A haunting future
RODERIC DUNNETT praises two recent productions
at newly restored Grange Park Opera
Grange Park Opera, which stages three productions each summer in the
Orangery of a crumbling manor near Winchester UK, once owned by the Barings
family, has achieved the near-impossible. By raising 3.5 million pounds
(around 5.5 million dollars) from a host of supportive donors -- the Carphone
Warehouse is prominent among them -- it has completed the transformation
of its auditorium, without intermission, in time for the current season.
Smart work by architect David Lloyd-Jones and builder Martin Smith has enabled
bow-tied punters, diners and picnickers to return for this year's triple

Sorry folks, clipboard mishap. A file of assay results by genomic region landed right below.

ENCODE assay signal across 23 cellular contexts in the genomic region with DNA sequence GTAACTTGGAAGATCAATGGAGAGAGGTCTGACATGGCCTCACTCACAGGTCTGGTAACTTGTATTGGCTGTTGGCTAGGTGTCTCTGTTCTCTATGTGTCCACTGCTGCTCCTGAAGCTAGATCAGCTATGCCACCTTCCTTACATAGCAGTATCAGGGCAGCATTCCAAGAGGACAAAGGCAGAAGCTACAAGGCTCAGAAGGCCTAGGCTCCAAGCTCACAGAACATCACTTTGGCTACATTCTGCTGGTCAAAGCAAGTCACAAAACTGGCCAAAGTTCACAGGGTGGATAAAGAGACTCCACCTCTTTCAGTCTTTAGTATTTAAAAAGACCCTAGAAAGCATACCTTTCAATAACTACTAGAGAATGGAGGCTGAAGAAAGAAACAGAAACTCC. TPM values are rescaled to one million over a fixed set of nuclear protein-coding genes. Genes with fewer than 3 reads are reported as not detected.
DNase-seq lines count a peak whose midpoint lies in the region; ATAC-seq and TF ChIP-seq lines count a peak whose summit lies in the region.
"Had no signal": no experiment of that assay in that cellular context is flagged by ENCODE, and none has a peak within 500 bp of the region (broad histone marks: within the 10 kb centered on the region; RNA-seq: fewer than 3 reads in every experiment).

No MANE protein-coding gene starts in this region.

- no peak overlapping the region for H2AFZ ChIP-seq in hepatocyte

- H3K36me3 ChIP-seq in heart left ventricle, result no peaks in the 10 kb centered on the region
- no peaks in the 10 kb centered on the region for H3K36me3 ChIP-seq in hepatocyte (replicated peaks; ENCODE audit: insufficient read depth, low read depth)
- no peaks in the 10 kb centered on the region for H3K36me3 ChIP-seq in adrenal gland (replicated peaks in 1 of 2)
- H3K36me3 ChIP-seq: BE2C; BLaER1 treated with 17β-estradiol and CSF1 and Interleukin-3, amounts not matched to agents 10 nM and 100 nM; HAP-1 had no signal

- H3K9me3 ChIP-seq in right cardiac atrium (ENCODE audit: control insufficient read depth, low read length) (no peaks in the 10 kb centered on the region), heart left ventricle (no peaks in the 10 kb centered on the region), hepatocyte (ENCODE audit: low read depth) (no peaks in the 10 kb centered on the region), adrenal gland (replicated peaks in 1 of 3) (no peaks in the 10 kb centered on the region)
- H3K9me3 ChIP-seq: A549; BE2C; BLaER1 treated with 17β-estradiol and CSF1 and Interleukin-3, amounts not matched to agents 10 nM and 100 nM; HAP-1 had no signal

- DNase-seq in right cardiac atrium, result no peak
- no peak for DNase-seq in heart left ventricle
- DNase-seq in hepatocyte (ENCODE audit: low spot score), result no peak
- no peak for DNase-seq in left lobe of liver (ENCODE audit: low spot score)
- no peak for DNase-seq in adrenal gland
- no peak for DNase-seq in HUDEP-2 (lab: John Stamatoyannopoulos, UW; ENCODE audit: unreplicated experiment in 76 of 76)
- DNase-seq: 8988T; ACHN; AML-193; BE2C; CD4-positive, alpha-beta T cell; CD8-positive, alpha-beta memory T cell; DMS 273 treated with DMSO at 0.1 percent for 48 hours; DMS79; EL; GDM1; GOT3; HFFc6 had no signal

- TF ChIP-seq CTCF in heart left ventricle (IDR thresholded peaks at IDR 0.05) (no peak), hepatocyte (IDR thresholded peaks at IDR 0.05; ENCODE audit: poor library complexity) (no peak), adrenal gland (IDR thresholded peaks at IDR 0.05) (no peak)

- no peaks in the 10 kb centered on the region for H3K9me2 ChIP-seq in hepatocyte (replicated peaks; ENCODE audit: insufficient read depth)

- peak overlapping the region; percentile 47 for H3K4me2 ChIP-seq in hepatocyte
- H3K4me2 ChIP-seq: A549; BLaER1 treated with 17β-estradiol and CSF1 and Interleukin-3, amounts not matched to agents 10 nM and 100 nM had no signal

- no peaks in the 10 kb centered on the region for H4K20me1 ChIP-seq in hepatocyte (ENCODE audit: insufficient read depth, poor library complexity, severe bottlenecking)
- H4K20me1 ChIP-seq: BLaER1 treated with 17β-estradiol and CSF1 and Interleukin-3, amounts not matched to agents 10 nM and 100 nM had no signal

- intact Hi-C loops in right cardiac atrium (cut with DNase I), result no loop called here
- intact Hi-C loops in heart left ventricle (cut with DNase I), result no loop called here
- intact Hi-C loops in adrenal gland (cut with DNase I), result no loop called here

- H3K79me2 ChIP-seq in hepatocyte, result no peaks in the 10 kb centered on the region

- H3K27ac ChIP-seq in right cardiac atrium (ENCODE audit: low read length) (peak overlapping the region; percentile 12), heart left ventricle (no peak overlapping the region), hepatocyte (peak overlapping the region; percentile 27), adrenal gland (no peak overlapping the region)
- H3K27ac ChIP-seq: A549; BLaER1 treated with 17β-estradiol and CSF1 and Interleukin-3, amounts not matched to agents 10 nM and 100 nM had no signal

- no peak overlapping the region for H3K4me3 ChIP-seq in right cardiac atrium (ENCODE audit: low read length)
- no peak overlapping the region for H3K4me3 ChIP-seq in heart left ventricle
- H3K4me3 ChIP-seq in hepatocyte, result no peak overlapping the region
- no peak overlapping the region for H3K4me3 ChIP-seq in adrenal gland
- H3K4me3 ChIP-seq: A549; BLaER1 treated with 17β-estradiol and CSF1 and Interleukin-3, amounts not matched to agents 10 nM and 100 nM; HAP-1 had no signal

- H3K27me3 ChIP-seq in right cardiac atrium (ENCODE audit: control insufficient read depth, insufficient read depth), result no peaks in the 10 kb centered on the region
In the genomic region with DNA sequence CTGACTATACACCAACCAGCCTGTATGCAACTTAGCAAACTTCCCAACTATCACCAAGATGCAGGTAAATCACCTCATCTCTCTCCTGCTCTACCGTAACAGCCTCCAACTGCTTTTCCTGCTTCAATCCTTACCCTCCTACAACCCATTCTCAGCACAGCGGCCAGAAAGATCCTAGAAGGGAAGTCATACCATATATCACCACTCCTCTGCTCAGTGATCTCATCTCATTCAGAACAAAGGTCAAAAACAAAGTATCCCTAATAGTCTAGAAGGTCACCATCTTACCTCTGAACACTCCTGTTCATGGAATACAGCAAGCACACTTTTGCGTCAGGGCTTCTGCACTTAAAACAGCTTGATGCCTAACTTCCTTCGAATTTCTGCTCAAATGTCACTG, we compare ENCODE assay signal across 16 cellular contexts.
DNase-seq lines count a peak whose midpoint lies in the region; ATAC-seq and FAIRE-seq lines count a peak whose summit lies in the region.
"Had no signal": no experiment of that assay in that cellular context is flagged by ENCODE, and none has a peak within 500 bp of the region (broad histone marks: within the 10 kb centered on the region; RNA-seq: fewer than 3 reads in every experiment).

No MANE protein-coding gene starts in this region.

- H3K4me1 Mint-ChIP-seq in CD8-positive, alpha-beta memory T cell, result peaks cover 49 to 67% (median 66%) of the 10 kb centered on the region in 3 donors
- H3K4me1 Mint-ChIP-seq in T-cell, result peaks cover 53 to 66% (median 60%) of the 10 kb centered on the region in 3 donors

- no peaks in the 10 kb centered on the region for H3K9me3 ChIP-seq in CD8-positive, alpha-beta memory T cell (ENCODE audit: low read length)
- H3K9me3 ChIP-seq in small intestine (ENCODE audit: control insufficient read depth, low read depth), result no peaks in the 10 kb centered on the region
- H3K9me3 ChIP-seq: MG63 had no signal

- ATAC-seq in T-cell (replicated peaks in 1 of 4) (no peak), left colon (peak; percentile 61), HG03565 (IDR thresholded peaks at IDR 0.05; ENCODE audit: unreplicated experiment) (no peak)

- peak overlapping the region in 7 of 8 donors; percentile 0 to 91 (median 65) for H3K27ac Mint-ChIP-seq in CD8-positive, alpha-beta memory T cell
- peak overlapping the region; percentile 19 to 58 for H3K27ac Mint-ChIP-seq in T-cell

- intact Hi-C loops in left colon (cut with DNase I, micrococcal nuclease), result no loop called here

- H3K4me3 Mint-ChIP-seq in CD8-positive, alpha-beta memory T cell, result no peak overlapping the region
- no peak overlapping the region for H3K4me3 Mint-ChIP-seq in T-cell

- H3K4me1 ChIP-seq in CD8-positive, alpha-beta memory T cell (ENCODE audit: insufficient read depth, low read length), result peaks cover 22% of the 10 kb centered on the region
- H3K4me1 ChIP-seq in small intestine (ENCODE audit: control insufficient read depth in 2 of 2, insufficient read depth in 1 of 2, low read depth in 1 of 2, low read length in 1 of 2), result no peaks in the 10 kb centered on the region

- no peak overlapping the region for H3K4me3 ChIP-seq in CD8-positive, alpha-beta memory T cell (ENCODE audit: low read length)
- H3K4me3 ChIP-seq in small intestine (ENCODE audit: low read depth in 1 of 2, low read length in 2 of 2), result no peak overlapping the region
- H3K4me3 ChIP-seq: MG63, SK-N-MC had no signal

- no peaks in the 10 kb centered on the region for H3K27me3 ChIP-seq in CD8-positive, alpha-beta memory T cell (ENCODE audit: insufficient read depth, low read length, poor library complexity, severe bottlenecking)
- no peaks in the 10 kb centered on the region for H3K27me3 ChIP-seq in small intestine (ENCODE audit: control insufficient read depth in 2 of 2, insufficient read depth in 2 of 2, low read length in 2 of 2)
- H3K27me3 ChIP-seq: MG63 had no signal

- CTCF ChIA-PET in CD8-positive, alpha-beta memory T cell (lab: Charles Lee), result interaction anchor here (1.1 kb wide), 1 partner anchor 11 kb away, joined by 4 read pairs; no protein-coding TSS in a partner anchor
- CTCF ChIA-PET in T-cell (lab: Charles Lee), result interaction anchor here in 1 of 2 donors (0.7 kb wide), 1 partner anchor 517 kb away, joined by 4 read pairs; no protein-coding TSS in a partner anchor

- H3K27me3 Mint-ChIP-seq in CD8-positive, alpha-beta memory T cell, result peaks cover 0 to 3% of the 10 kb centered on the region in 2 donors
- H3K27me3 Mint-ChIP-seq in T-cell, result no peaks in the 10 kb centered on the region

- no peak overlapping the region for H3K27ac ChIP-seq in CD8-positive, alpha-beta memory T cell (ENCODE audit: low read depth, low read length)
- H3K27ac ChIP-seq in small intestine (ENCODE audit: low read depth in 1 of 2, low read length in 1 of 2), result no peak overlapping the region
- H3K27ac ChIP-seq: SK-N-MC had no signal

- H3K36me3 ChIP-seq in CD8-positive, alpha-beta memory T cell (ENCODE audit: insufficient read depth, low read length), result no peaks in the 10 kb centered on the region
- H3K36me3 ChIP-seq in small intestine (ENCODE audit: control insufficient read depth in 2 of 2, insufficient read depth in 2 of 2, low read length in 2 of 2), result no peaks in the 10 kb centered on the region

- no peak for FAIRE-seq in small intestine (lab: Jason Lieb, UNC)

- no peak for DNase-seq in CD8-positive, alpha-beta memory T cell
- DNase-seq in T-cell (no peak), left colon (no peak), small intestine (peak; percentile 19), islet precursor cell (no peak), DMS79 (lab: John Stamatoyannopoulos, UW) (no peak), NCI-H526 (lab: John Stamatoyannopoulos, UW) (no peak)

offering of Verdi, Britten and Cole Porter.
As last year, one of the three operas -- Verdi's La Traviata -
will be toured by Pimlico Opera, which conductor Wasfi Kani, the moving
brains behind Grange Park's success, also coordinates. Suffering a surfeit
of Traviatas, I plumped for the other two. Luck varies : the deluge
on the Cole Porter night was worthy of a mid-Atlantic monsoon; happily the
night I attended the Britten a band of 'heavy rain from Dorset' held off
till the moment the opera ended.
Arguably The Turn of the Screw, recently seen again at the Royal
Opera House in Deborah Warner's production, is also in danger of
being overdone, although a worldwide series of productions last season (Berlin,
Athens, Graz, Vienna) and this (Geneva, Chicago, Sydney) can have done Britten's
operatic reputation no harm.
Grange Park's was a production full of interest, and with a striking
twist at the end.
Copyright © 15 September 2002
Roderic Dunnett, Coventry, UK